|The rear of the surviving Garstin Buildings as seen from St. John's Church. Charnock's tomb to the left|
I finish my breakfast of hot crisp puris and spicy sabzi and chomp on some sweet, sticky jalebis, all the while trying to imagine what this place must have once looked like. I try to imagine Birendra Krishna Bhadra walking into the studio an hour before sunrise, clothes and hair still wet from his dip in the Ganges before he began reading scripture. I try to imagine Major General John Garstin, asleep forever in South Park Street, so far away from his native Ireland. As I am leaving I run into young Abhishek. He lives in one of the new buildings in the cul-de-sac. Has he ever seen a ghost, I ask. Abhishek cannot be sure. He saw a mysterious figure draped in white inside the St. John’s churchyard at night once. But he never caught a glimpse of the face. Of the 5 original Garstin Buildings, 3 have been demolished. Only numbers 4 and 5 survive. Both are in a precarious state, with most of number 4 having collapsed already. My father remembers working in number 3, which had also collapsed a few years back. Very soon, the last 2 surviving buildings will be gone as well, and all that will remain are memories. What is a ghost really? A trace of someone who was here before? In that case, there should be many, many ghosts in Garstin Place.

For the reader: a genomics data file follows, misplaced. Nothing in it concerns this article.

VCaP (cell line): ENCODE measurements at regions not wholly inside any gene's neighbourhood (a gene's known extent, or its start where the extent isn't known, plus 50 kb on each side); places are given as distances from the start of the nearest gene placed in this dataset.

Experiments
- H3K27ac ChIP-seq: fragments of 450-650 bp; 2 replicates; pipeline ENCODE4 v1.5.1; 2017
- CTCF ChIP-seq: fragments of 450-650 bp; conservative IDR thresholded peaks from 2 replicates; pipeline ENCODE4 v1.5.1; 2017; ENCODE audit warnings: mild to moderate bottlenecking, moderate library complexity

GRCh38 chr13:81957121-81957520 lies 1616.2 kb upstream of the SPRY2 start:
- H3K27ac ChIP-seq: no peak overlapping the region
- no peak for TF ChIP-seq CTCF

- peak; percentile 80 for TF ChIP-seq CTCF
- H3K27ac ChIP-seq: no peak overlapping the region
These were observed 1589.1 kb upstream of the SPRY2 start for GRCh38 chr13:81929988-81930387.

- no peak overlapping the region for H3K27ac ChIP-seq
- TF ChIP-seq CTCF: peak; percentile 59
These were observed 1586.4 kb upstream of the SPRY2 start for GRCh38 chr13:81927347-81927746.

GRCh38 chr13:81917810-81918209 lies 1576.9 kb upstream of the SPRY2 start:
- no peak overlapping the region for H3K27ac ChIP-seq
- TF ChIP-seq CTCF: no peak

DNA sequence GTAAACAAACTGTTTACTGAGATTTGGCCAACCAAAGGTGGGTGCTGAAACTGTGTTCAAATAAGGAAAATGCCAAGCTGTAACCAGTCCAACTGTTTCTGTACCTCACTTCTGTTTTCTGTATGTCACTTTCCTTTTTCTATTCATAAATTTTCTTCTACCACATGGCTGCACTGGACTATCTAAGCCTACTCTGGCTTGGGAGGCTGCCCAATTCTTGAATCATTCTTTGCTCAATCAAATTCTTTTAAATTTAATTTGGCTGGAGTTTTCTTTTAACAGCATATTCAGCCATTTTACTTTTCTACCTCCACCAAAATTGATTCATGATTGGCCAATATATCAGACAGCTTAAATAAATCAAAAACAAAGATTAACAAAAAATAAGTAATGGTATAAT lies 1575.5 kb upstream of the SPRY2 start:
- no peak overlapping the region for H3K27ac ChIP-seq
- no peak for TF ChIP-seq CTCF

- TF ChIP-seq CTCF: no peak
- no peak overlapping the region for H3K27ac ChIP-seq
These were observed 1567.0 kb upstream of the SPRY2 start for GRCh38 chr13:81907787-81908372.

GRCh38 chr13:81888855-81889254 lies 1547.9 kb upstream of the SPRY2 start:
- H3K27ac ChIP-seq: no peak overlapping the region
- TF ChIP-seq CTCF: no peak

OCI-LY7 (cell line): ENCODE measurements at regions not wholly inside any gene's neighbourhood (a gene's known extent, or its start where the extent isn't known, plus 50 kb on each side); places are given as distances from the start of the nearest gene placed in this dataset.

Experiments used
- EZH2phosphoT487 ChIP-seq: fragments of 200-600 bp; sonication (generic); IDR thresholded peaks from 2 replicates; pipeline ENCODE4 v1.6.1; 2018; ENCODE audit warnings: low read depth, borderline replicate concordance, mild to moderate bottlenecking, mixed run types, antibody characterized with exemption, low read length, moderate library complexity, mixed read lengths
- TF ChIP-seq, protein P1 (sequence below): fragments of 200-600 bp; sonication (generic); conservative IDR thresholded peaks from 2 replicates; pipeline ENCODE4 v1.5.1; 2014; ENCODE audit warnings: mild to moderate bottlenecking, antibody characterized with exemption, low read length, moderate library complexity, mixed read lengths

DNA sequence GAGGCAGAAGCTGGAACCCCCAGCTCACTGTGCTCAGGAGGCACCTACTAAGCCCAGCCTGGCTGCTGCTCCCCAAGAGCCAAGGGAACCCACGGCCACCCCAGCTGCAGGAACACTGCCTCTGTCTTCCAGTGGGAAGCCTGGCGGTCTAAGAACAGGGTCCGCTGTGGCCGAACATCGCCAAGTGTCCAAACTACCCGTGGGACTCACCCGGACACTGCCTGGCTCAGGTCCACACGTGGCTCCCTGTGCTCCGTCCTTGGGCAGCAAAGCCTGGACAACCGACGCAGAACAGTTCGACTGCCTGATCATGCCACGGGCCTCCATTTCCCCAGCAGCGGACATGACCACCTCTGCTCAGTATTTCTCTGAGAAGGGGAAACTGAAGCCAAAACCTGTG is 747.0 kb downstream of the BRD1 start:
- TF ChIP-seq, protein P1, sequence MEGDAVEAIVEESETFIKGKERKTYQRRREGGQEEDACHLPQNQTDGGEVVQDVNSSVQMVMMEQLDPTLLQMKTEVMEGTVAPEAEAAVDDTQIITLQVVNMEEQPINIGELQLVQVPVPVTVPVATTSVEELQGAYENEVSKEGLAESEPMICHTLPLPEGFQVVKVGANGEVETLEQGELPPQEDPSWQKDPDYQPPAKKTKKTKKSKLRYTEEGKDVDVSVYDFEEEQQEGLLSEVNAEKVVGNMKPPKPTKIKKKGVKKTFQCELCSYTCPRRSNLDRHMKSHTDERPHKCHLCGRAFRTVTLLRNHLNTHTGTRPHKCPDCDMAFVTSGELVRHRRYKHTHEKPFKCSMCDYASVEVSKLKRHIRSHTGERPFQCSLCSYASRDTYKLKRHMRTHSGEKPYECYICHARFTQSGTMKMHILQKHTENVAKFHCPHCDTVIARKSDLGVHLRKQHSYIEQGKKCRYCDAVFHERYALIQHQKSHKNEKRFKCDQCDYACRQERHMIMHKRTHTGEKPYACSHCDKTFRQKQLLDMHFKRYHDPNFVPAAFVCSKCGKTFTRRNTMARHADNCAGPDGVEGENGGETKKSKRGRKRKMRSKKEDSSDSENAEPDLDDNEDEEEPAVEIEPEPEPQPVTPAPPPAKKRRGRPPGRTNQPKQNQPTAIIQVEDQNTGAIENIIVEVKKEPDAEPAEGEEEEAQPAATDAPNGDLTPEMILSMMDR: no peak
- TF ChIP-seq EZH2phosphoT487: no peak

- by Deepanjan Ghosh
- For their support and advice with research for this article, I am grateful to Dr. Tathagata Neogi of Heritage Walk Calcutta and Vishal Raut of the Indian Army.
- Skempton, A.W. - A Biographical Dictionary of Civil Engineers in Great Britain and Ireland Volume 1 (Thomas Telford, 2002)
- Buckland, C.E. - Dictionary of Indian Biography (Haskell House, 1968)
- Robb, Peter - Sentiment and Self: Richard Blechynden’s Calcutta Diaries – 1791-1822 (Oxford University Press, 2011)
- Baruah, U.L. – This is All India Radio (GOI, 1983)
- Mukherjee, Shikha - Birendra Krishna Bhadra's 86-year-old 'Mahalaya' still rules hearts (Business Standard October 13 2018)
- When a `saheb' vanished from the AIR studio (Times of India, 20th December, 2015)
- Cotton, Henry Evan August – Calcutta Old and New (W. Newman & Co., 1907)
- Wilson, Charles Robert - Early Annals of the English in Bengal Vol. I & II (W. Thacker & Co., 1900)
- Stapleton, John Rouse - Short History of Garstin Place (Amrita Bazar Patrika, 4th December, 1940)